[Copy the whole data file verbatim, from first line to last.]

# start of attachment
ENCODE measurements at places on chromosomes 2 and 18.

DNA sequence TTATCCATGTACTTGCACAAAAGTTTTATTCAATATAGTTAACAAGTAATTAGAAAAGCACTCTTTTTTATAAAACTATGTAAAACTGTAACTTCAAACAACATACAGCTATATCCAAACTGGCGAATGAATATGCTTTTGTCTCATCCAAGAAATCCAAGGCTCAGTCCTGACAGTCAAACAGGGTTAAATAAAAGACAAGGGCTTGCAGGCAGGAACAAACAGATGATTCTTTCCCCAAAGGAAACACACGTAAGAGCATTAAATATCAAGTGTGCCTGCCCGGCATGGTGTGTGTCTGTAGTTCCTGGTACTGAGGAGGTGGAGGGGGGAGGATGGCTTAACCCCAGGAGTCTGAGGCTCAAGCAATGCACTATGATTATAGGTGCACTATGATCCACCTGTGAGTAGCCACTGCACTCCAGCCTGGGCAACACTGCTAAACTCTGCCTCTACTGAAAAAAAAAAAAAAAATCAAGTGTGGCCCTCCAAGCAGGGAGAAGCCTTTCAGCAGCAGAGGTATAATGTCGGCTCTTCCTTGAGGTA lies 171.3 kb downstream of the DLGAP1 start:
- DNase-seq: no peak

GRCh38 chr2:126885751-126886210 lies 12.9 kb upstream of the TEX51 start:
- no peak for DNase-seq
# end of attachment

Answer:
ENCODE measurements at places on chromosomes 2 and 18.

DNA sequence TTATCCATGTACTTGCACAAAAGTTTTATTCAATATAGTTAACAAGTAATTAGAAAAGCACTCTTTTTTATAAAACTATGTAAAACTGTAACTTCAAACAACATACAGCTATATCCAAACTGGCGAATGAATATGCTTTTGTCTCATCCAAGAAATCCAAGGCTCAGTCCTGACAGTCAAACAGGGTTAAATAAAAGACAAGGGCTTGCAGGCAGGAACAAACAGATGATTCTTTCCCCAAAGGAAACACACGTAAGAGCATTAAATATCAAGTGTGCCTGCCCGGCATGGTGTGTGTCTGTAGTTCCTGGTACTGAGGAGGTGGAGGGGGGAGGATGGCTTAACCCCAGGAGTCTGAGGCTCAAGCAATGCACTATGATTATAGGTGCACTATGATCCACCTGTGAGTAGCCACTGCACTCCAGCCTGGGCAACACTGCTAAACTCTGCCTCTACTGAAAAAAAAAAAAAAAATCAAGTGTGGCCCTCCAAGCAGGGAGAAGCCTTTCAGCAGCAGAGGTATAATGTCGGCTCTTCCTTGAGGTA lies 171.3 kb downstream of the DLGAP1 start:
- DNase-seq: no peak

GRCh38 chr2:126885751-126886210 lies 12.9 kb upstream of the TEX51 start:
- no peak for DNase-seq